Trying to get your head around the British Columbia wine scene can be a bit tricky from within the United States, because so little of the wine is exported outside the province. In hopes of clearing up some of my confusion, and to hopefully find some great wine that’s currently all but unknown, I toured the area this past weekend. I’d long known that British Columbia has some of the prettiest wine country on the planet, but I was pleasantly surprised at the general quality of the wines I tasted.

My first day was spent in the Similkameen Valley, an even more obscure region to the west of the slightly more known Okanagan Valley. The wines of the Similkameen are a product of several key defining features of the area: incredibly steep slopes that surround the valley floor, a high level of calcium carbonate in the soils and a fierce wind that whistles through the valley, serving to cool the grapes in the evening, as well as limiting mildew and rot. The ease of pest control means that the Similkameen is largely devoted to organic farming, not just of grapes but of apples, peaches, cherries and more.

Broadly speaking, this valley can be divided in two different fashions. Geographically, the northern portion near Keremeos has the steepest slopes, meaning less sunlight during the day and more intense cooling winds. It’s home to aromatic white varietals and a few hardy reds. As you move south towards Cawston, the valley opens up and bends slightly to the south, allowing more exposure, especially on the eastern side of the valley, where vines can soak up light until 9 or 10 p.m. at some points in the summer.

Yet it might make more sense to think of the Similkameen in terms of the floor, the middle bench and the upper bench. The valley floor has more compacted soils and is slightly cooler due to the presence of the river. Heading up the slopes, you get more exposed river rock and large angular granite, meaning better drainage to go with increased sun exposure. It’s in the upper bench that you find the few plantings of Cabernet Sauvignon, in particular,where I found the structured and nuanced wines of Clos du Soleil. As you reach the end of the vineyards, you immediately hit high desert scrub-lands, a striking transition that reminds you of just how arid this part of the world is.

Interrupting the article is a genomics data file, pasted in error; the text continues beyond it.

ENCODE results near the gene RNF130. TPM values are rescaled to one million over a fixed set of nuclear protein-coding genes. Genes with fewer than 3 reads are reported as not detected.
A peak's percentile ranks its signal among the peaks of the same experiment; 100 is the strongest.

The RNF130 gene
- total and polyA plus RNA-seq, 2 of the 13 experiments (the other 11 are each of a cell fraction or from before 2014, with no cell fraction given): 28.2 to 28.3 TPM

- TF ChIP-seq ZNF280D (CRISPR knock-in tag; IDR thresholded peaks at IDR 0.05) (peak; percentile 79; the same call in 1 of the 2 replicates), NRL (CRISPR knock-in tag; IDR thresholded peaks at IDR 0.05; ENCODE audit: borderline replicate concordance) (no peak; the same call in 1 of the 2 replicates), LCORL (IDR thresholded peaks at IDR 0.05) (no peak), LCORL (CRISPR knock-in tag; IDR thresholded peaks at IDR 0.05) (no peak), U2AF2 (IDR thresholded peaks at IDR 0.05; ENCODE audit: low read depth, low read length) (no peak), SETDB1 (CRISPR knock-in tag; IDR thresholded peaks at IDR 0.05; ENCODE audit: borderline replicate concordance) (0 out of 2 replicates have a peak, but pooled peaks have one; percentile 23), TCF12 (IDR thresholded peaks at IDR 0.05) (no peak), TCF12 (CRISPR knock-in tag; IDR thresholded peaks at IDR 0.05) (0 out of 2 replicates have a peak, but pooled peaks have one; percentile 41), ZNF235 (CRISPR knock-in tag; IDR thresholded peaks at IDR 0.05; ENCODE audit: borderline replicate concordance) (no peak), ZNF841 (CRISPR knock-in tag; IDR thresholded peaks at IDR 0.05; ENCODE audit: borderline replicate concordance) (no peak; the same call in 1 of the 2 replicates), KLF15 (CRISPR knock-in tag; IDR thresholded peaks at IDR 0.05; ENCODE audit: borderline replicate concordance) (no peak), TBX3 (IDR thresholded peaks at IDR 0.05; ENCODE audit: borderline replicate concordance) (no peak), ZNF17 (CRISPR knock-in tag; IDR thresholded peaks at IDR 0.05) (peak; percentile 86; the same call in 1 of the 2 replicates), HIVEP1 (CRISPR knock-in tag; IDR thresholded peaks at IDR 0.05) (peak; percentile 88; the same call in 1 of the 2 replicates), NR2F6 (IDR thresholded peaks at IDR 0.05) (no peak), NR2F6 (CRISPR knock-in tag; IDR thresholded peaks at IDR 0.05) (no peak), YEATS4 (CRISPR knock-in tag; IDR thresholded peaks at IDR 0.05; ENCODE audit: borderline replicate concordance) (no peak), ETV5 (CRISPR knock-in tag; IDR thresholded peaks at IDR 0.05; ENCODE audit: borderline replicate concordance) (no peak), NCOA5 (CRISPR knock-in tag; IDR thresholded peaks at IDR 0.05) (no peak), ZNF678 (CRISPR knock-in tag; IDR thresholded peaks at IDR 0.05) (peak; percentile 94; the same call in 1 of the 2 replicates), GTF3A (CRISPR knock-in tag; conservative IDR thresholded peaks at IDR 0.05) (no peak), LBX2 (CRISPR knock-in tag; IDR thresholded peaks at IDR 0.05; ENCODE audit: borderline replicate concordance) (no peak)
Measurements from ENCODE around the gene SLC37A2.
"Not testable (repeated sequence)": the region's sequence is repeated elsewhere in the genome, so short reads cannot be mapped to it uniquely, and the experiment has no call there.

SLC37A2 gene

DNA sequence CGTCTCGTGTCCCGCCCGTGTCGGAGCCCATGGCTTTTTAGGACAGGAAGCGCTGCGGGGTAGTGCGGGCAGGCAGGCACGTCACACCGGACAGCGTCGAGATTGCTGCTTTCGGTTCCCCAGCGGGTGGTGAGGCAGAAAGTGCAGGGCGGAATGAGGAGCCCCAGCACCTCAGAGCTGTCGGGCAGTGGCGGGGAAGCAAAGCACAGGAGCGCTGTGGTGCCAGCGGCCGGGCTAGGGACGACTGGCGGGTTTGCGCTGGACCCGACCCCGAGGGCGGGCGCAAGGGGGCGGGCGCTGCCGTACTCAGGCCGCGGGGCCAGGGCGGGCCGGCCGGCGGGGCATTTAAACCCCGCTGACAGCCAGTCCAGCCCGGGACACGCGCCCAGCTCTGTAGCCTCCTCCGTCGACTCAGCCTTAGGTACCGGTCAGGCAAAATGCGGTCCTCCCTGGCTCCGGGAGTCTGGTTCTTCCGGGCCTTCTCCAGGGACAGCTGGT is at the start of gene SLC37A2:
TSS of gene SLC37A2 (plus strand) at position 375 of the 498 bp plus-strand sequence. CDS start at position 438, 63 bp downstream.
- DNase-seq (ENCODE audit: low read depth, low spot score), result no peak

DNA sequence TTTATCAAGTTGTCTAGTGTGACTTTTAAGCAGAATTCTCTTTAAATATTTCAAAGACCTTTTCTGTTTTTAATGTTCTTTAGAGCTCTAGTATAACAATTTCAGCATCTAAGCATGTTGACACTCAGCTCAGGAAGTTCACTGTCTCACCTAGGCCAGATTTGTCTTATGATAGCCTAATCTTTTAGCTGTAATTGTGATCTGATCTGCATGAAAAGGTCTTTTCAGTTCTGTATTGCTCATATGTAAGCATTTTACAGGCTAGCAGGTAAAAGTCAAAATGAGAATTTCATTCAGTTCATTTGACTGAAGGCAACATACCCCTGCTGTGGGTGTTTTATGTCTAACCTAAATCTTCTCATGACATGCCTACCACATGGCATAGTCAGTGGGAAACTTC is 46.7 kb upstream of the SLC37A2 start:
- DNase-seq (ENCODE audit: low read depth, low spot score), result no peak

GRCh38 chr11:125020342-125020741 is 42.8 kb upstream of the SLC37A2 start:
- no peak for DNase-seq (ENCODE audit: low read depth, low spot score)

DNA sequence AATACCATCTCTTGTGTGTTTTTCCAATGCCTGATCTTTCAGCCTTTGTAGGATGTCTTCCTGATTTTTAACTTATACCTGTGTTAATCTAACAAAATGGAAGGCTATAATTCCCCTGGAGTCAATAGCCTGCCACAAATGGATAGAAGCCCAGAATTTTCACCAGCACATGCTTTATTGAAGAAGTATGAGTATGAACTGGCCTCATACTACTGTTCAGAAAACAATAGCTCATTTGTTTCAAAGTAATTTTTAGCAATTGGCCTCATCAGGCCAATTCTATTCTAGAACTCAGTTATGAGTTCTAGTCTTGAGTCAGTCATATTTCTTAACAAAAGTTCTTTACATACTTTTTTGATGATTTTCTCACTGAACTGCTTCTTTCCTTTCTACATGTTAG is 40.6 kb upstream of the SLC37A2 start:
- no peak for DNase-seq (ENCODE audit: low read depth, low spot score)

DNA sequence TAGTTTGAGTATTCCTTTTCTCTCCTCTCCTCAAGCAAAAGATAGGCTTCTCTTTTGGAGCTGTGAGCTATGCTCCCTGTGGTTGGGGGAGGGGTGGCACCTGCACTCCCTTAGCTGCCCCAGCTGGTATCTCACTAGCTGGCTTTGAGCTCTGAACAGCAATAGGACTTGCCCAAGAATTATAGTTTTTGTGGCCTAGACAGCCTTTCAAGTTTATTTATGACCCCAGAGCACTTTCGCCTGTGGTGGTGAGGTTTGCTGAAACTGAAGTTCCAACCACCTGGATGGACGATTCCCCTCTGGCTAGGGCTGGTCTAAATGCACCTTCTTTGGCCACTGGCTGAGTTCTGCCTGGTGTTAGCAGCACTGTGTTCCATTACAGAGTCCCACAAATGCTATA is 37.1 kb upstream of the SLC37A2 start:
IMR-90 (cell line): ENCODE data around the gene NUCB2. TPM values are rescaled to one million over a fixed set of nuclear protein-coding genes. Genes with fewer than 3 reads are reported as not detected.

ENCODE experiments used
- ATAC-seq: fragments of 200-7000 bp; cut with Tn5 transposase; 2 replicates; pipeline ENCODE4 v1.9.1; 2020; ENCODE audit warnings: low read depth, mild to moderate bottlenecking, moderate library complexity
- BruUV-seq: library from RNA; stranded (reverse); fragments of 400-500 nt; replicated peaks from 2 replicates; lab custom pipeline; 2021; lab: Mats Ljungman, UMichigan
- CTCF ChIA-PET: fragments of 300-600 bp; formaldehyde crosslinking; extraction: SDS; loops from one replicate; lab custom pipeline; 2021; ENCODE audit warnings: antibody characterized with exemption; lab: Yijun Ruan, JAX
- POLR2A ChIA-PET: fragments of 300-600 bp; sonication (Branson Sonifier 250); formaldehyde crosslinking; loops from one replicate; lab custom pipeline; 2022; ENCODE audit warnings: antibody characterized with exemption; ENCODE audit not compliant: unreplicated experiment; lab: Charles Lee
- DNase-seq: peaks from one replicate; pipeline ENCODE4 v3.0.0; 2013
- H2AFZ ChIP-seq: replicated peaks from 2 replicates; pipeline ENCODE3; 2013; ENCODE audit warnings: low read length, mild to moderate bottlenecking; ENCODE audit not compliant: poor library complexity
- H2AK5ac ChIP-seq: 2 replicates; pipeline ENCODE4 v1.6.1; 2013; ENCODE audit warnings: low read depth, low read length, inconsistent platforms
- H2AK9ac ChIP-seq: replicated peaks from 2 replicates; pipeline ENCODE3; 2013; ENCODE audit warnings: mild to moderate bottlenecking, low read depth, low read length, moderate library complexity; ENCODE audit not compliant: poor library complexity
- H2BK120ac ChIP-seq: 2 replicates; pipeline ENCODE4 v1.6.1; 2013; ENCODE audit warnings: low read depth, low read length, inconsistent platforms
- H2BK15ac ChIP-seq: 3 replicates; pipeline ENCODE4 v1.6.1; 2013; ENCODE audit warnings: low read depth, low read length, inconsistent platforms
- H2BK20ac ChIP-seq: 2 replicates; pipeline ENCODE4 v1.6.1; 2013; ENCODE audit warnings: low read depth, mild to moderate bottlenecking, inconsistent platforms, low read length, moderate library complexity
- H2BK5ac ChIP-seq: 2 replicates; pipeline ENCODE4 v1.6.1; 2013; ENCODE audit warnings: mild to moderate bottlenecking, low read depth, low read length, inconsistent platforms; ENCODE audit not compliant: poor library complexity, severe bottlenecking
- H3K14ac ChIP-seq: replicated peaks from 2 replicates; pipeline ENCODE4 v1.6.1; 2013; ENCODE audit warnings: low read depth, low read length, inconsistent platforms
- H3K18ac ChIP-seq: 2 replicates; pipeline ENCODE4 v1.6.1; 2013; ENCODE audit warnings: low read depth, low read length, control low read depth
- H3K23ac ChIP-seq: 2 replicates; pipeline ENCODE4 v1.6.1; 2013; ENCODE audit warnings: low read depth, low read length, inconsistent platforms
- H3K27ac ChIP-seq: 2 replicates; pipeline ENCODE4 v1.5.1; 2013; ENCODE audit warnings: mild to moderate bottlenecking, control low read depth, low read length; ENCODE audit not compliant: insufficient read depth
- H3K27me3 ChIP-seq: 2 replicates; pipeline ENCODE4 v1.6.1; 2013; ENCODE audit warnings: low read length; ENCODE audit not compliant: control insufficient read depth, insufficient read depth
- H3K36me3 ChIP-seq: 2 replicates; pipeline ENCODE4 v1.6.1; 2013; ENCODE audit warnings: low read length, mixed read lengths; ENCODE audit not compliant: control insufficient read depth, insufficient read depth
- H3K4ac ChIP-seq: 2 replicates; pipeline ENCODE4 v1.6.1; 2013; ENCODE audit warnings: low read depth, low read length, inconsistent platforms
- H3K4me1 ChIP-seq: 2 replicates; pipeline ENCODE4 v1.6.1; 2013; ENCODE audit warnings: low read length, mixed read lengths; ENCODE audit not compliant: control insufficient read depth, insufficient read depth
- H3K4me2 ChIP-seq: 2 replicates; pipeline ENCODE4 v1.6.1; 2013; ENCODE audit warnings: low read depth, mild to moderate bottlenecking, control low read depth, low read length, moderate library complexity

The Similkameen produces wines from an unexpectedly broad range of grapes, given how small it is. The unifying feature seems to be a stark minerality, probably due both to the soil composition and the extreme diurnal shift during the growing season. Rieslings from Orofino Winery and Little Farm Winery crackled with vibrant acidity, while Pinot Noirs showed bright fruit and savory aromas. Even the aforementioned Clos du Soleil Estate Reserve, a blend of Cabernet Sauvignon and Merlot, had the kind of racy acidity and structured tannins that presage a long and productive aging curve.

The Similkameen Valley isn’t quite the tourist haven that the Okanagan Valley is: both Keremeos and Cawston could be generously termed “sleepy.” Some of the wine could benefit from a more experienced hand. Yet the striking slopes that surround the valley almost defy belief, and the best wines achieve a degree of complexity that demands they be taken seriously. I know I will.

Zach Geballe is a sommelier at the Dahlia Lounge, the owner of Vine Trainings where he teaches wine classes, and a writer. He lives in Seattle, where he owns more wine than he can reasonably drink, but loves to share. You can find him at @zgeballe or vinetrainings.com.